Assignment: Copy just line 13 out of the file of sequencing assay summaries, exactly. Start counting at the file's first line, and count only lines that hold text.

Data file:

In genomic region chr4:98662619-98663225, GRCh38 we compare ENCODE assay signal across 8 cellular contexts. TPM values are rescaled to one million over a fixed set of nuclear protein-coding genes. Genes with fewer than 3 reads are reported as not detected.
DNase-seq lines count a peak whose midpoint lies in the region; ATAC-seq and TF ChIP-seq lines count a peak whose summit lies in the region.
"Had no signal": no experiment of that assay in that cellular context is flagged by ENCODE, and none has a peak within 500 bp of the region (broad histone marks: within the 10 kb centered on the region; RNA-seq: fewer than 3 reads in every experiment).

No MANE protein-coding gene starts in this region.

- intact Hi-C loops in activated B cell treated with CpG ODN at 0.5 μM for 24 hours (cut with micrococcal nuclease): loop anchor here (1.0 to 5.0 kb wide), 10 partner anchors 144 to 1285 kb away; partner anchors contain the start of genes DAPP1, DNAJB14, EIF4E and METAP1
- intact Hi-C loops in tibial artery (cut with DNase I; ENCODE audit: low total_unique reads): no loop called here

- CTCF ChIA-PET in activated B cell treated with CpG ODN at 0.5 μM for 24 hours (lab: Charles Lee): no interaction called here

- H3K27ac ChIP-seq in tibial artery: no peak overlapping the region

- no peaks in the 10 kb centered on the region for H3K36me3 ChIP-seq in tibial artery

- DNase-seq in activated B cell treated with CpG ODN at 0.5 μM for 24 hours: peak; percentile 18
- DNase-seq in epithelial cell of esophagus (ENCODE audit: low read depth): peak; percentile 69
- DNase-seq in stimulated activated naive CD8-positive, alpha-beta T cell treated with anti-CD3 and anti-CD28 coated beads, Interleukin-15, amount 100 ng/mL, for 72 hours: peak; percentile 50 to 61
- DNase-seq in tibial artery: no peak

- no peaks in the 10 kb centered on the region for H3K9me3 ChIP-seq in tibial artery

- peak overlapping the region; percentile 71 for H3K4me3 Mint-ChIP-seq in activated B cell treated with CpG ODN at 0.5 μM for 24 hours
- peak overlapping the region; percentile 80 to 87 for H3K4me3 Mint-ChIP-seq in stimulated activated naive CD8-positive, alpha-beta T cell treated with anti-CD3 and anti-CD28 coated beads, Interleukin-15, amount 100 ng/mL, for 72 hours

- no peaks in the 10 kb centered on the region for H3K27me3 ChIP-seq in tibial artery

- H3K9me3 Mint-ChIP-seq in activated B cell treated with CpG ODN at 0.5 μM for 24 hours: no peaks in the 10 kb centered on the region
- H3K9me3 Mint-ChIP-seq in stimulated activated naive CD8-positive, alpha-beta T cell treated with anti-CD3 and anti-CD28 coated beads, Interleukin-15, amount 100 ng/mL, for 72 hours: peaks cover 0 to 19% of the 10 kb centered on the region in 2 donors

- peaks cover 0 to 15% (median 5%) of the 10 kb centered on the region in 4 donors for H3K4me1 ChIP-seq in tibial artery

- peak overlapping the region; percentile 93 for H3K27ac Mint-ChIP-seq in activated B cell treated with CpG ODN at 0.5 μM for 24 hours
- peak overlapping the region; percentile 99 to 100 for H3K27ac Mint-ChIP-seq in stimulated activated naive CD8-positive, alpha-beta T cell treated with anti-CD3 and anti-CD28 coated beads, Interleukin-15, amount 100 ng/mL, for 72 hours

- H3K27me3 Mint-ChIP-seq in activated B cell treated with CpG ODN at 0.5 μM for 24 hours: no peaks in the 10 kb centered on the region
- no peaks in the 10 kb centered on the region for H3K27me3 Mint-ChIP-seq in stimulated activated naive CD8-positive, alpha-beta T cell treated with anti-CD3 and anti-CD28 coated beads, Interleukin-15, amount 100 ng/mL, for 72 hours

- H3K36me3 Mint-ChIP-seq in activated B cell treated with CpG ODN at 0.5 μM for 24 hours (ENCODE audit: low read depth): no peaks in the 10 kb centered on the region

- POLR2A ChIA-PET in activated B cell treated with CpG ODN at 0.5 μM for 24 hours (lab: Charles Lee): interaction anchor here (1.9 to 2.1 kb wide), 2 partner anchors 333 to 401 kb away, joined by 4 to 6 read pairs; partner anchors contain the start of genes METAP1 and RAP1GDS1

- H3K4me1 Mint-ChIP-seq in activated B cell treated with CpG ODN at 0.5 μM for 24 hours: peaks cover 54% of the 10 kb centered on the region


- DNase-seq in tibial artery: no peak